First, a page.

The prior art vehicles, however, are either designed exclusively for use by children, or else they do not provide a means of locomotion that is itself an enjoyable form of exercise. The present invention is distinctive from the prior art vehicles in that it provides a means of locomotion, namely swinging, that is a safe, enjoyable, and healthful activity for persons of all ages.


The invention disclosed herein is a vehicle, consisting of a frame set on wheels, with a centrally mounted swing device providing the means of propulsion. The rider swings back and forth, generating the vehicle's momentum. A braking device mounted to one or more of the wheels allows the wheels to move in only one direction at a time, to prevent back-and-forth oscillation and, thereby, allow forward progress. The direction of travel can be reversed by pulling a handle mounted on the frame. The vehicle has a pivoting back axle connected by wires to a movable handle on the swing mechanism, allowing the rider to steer the vehicle.

The vehicle is safe for use by all ages because its speed is limited, and because the frame is wide and low to the ground. The wheels are mounted interiorly to the frame, to prevent interference with the wheels by objects on the ground. Bumpers on the front and back of the vehicle further enhance its safety.

It is an object of the present invention to provide an improved rider propelled vehicle.

It is an object of the present invention to provide an improved rider propelled vehicle that is safe and enjoyable for persons of all ages.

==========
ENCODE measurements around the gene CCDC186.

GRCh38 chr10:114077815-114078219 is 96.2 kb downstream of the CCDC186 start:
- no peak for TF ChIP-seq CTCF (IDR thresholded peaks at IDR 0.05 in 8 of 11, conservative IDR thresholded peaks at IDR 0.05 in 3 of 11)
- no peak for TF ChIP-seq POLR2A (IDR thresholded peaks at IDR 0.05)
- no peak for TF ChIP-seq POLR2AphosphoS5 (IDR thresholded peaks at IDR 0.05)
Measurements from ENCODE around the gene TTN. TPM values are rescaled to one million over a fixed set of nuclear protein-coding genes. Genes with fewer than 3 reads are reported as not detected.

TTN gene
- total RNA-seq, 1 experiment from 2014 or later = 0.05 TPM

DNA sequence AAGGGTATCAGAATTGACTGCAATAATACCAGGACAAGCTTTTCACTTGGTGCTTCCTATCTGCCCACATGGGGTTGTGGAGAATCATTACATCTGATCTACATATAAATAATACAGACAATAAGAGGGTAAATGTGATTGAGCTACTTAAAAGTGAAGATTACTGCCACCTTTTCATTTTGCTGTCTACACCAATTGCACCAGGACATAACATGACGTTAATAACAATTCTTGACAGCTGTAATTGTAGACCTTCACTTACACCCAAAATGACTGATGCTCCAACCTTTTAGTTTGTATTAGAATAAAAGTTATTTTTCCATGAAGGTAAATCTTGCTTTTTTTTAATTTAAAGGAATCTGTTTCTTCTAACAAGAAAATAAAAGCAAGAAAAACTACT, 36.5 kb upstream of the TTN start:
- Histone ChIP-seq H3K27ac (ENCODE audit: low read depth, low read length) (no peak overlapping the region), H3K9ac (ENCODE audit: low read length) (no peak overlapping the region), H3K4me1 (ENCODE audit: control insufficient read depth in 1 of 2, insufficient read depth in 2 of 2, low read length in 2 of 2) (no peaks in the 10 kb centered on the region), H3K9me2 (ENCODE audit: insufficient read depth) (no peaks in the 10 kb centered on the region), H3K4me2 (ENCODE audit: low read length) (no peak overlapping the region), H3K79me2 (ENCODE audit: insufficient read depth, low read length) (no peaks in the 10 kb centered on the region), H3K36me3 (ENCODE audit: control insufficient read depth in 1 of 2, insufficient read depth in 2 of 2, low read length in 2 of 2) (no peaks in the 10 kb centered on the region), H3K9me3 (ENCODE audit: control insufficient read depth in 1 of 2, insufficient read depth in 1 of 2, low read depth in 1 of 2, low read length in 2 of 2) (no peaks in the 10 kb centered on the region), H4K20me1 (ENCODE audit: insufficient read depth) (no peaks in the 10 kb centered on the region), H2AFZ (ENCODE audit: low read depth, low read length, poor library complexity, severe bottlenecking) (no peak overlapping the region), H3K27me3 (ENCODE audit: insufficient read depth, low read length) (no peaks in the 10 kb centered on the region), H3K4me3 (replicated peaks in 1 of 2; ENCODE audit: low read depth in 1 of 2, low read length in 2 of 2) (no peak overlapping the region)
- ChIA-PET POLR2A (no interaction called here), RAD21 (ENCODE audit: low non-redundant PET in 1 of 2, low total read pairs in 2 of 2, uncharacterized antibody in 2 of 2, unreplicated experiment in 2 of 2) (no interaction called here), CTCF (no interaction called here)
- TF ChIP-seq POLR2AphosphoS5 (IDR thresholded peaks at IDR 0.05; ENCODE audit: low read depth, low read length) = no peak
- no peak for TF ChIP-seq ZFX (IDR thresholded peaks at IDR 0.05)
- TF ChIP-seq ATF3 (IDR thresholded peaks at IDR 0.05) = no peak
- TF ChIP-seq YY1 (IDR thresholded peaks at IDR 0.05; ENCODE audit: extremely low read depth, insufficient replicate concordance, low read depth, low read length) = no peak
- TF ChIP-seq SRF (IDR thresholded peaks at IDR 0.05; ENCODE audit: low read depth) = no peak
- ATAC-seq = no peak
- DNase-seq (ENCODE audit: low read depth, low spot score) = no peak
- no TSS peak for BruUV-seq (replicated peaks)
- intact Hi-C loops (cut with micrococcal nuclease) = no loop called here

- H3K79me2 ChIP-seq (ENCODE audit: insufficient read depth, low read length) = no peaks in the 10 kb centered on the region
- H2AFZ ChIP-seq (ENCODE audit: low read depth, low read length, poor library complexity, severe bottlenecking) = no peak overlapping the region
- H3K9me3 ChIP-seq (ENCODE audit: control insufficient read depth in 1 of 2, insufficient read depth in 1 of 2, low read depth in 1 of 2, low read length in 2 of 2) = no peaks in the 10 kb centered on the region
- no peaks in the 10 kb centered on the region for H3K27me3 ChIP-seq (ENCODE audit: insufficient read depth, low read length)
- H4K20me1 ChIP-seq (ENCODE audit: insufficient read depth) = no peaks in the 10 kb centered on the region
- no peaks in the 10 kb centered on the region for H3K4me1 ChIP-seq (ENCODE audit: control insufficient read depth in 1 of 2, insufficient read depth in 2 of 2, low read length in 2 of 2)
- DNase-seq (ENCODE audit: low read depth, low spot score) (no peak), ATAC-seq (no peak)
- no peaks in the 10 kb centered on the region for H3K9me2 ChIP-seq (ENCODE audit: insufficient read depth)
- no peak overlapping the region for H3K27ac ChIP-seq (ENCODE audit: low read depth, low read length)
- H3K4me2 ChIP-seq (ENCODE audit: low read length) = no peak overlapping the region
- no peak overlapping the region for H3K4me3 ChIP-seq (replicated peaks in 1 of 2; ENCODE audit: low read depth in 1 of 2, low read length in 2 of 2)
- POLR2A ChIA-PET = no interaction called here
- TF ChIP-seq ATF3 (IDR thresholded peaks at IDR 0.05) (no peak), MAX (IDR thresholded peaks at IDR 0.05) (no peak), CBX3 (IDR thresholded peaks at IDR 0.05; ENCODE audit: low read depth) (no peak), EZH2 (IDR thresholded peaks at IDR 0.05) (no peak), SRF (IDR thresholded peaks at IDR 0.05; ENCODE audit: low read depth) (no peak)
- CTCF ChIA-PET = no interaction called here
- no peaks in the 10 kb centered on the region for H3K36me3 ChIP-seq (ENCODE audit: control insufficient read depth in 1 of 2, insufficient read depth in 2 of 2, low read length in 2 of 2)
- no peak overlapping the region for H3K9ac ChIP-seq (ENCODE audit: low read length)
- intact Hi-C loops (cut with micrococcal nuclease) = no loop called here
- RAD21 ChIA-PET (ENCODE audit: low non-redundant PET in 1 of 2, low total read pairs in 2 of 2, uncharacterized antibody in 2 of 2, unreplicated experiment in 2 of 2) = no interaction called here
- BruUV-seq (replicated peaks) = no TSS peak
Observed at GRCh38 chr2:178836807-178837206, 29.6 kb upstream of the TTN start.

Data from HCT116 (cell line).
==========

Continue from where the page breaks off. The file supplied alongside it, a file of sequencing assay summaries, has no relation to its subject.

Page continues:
It is an object of the present invention to provide an improved rider propelled vehicle having a swing device as its means of locomotion.

It is an object of the present invention to provide an improved rider propelled vehicle that consists of a frame mounted on wheels, a swing device, a unidirectional braking device, and a steerable back axle.

These and other objects and advantages of the present invention will be fully apparent from the following description, when taken in connection with the annexed drawings.


FIG. 1 shows a top view of the invention, with the upper portion of the frame omitted for clarity.

FIG. 2 shows a side view of the invention.

FIG. 3 shows an enlarged side view of a wheel and the preferred unidirectional braking device.

FIG. 4 shows a partial view of the steering mechanism.


Referring now to the drawings in greater detail, FIG. 1 shows the vehicle of the present invention 1 having a frame with a generally rectangular bottom defined by longitudinal rails 2 and transverse members 3. As shown in FIGS. 2 said frame is further defined by a substantially upright triangular frame members 4 and cross bar support members 6. The frame of the vehicle can be constructed from wood, lightweight metal, or any other suitable material.

The dimensions of the frame are not material, although the bottom portion of the frame is preferably wide enough to prevent the vehicle from flipping over, and should be set low to the ground for safety. As depicted in FIGS. 1 and 2, padded bumpers 3a of foam rubber, or similar material, could be attached to transverse members 3 in order to further enhance the safety of the vehicle. The padded bumpers could be made as a sleeve and attached to transverse members 3 before the members 3 are attached to the longitudinal rails 2, or they could be made as a split sleeve and attached later by, for example, gluing.